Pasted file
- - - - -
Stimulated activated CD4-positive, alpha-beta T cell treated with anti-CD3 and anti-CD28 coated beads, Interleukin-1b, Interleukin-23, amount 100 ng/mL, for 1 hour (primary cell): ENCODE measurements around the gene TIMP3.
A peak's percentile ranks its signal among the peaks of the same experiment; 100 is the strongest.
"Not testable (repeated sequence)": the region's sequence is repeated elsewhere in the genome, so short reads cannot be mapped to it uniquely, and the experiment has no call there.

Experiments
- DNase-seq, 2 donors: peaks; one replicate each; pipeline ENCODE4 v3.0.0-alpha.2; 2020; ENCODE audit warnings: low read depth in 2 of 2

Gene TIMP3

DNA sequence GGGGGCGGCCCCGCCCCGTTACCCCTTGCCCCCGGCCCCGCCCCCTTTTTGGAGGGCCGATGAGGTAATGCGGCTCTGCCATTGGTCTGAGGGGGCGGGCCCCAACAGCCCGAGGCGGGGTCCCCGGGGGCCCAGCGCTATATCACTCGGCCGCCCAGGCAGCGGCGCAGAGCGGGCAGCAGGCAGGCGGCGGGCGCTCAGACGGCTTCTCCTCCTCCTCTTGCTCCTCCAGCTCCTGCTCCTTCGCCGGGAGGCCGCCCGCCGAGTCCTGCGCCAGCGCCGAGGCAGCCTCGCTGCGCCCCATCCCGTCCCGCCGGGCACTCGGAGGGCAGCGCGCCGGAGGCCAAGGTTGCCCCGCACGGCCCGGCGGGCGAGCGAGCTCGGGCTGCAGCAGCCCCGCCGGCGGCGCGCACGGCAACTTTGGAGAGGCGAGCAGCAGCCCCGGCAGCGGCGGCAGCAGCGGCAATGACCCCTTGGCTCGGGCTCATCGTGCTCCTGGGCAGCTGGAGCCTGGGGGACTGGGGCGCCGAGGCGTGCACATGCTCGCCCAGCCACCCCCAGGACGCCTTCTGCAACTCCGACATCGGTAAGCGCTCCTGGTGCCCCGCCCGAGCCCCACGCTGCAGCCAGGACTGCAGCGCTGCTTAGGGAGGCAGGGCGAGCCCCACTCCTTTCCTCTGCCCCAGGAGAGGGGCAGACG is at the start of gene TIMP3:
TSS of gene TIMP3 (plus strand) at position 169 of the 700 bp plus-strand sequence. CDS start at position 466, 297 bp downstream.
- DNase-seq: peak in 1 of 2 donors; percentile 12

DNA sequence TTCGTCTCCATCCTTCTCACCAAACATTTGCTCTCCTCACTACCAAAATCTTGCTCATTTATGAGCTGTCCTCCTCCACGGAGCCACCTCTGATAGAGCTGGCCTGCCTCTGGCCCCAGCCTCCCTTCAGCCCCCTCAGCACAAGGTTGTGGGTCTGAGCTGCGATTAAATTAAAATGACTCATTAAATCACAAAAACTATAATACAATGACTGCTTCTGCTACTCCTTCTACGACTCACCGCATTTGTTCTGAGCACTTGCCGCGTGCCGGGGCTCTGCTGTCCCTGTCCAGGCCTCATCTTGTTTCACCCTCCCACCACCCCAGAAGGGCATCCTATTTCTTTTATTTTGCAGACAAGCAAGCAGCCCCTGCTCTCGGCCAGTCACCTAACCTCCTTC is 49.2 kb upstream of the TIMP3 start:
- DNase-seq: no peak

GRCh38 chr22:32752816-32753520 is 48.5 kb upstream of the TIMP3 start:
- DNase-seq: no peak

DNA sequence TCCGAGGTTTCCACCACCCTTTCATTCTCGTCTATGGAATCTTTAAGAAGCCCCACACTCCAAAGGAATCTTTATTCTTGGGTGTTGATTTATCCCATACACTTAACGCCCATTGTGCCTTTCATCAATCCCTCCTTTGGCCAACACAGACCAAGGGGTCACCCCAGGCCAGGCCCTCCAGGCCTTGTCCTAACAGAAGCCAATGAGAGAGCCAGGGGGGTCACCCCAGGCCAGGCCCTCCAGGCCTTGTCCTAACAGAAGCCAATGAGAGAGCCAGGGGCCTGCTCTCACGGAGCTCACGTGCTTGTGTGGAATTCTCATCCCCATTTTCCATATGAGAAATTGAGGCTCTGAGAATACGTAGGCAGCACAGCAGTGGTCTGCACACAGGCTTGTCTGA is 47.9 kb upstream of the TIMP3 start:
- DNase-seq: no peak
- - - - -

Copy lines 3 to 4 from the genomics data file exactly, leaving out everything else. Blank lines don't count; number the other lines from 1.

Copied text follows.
"Not testable (repeated sequence)": the region's sequence is repeated elsewhere in the genome, so short reads cannot be mapped to it uniquely, and the experiment has no call there.

Experiments